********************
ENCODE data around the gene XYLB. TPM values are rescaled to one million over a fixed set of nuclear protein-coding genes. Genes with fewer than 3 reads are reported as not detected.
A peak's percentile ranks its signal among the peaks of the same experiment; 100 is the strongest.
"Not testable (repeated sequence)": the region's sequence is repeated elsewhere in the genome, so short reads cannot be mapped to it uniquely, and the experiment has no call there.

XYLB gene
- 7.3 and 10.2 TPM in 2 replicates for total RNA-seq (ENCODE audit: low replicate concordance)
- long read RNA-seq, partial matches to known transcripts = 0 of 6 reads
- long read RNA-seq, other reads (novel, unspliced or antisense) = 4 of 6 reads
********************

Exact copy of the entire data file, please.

ENCODE data around the gene XYLB. TPM values are rescaled to one million over a fixed set of nuclear protein-coding genes. Genes with fewer than 3 reads are reported as not detected.
A peak's percentile ranks its signal among the peaks of the same experiment; 100 is the strongest.
"Not testable (repeated sequence)": the region's sequence is repeated elsewhere in the genome, so short reads cannot be mapped to it uniquely, and the experiment has no call there.

XYLB gene
- 7.3 and 10.2 TPM in 2 replicates for total RNA-seq (ENCODE audit: low replicate concordance)
- long read RNA-seq, partial matches to known transcripts = 0 of 6 reads
- long read RNA-seq, other reads (novel, unspliced or antisense) = 4 of 6 reads